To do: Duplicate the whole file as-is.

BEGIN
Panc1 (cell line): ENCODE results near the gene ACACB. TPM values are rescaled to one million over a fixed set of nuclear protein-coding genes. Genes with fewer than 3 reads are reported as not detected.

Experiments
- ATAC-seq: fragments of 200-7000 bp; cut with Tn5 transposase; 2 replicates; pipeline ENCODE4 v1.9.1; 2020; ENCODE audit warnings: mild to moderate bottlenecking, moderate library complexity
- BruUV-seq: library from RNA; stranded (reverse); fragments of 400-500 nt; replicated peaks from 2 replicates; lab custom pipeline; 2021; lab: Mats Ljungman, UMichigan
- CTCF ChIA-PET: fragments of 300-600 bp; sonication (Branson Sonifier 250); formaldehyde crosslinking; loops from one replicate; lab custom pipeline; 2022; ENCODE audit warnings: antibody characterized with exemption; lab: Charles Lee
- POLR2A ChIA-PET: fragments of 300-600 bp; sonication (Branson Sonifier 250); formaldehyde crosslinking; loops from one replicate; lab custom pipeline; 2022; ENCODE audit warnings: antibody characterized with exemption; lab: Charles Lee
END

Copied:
Panc1 (cell line): ENCODE results near the gene ACACB. TPM values are rescaled to one million over a fixed set of nuclear protein-coding genes. Genes with fewer than 3 reads are reported as not detected.

Experiments
- ATAC-seq: fragments of 200-7000 bp; cut with Tn5 transposase; 2 replicates; pipeline ENCODE4 v1.9.1; 2020; ENCODE audit warnings: mild to moderate bottlenecking, moderate library complexity
- BruUV-seq: library from RNA; stranded (reverse); fragments of 400-500 nt; replicated peaks from 2 replicates; lab custom pipeline; 2021; lab: Mats Ljungman, UMichigan
- CTCF ChIA-PET: fragments of 300-600 bp; sonication (Branson Sonifier 250); formaldehyde crosslinking; loops from one replicate; lab custom pipeline; 2022; ENCODE audit warnings: antibody characterized with exemption; lab: Charles Lee
- POLR2A ChIA-PET: fragments of 300-600 bp; sonication (Branson Sonifier 250); formaldehyde crosslinking; loops from one replicate; lab custom pipeline; 2022; ENCODE audit warnings: antibody characterized with exemption; lab: Charles Lee